2015 has already involved work in 5 countries, and play in another 2. But my base is Chiang Mai, Thailand. Read more about my day-to-day in this post, including an oft-asked-question: what does it cost me to live in Thailand?
8 countries; 49 flights; 71 nights in hotels
I consider myself living in Thailand, and yet I’ve only spent 57 days in Thailand out of about 150 days possible this year.
Previously I’ve stopped and started renting a place here if I’ve been away for more than a week, but for the last six months I’ve been in the same house, and despite the fact I’m paying for something I’m not always using, I’m glad. Last year I got sick when I travelled and worked too much, but this year I seem to be keeping myself balanced and healthy, and I think the house is a big part of keeping me grounded.
Living in the the same house (unlike last year), I don’t have to start anew each time I come back, or spend time looking for a new place to live. I don’t worry that there won’t be anywhere for me to stay. And I don’t have the uncertainty of whether or not I’ll like the house, or trying to decide how long I will take a contract for.
I’ve worked in Malaysia, Abu Dhabi, Dubai, Kuwait, Qatar, and Saudi Arabia this year. I’m working more days than my monthly target because of two trips to the states for conferences, one I did in April, and one I have planned for July. During these times I won’t be working, and my expenses will be a lot higher than usual, hence the extra work to build up a nest egg. But generally, my finances are healthy (though being a worrier, I fret!). One small bonus of so many flights is that I finally got a silver card with Emirates, which means I can use the business lounge at Dubai and I’ve been upgraded twice!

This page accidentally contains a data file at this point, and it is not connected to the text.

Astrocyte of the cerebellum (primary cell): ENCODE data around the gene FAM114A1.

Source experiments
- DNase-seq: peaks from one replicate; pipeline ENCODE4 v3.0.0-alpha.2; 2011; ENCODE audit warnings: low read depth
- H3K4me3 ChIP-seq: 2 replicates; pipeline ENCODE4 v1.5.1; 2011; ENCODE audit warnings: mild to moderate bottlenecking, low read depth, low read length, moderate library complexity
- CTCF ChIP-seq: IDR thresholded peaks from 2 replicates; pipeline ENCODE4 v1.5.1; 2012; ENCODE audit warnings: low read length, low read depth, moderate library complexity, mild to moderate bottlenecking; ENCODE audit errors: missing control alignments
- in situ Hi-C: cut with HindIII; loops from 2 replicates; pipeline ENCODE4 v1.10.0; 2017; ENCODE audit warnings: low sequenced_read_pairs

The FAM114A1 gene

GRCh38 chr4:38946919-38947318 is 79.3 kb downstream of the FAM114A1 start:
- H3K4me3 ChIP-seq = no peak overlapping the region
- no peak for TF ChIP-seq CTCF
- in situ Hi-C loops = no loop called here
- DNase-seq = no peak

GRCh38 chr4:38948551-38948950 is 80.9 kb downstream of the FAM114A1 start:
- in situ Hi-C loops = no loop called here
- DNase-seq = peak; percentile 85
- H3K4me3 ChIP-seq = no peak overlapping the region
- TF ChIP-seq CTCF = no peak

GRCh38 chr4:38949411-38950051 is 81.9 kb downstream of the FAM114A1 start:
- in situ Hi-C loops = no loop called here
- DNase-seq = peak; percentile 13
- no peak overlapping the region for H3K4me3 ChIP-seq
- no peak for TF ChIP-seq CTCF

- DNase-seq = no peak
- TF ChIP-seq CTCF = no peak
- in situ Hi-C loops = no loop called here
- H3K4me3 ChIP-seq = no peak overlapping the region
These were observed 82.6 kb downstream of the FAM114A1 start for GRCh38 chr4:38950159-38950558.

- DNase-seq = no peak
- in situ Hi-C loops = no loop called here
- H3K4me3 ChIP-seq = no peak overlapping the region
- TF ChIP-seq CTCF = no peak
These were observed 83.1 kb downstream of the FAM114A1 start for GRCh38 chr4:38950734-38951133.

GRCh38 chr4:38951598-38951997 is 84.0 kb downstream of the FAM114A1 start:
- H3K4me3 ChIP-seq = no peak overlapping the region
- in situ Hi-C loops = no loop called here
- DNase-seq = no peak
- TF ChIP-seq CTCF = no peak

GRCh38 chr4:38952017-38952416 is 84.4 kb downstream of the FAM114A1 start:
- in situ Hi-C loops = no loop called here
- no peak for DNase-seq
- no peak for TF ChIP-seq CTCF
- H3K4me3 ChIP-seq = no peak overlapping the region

I continue to build my online business, which is progressing well. I’ve had guest posts in a number of places this year, and been interviewed another handful of times. This is all helping to build my online audience. I’m developing more offerings and products to launch later in the year, which is really exciting. And as you may have noticed, I’m also playing around with the shape and design of this site – still a work in progress!
How do I spend my time in Chiang Mai, Thailand?
I balance my time between working on the website and writing. I’m still doing several online courses, keeping my knowledge and skills up to date.
I visit a lot of coffee shops, and this year I’ve also spent a bit of time working in two of the co-working spaces in Chiang Mai, Punspace and Camp at Maya. These are both helpful when I know I want to work a long day without distraction, and I’ve met some interesting people at both.
My good friend Caroline who’s been living in Mexico for the last year, has just finished a month’s visit back to Chiang Mai. It’s been nice to hang out and catch up, and talk blogs and dreams, tactics and strategy. As well as just hang out as sometimes I get a bit caught up in work. Ahem.
Economics – what does it cost to live here?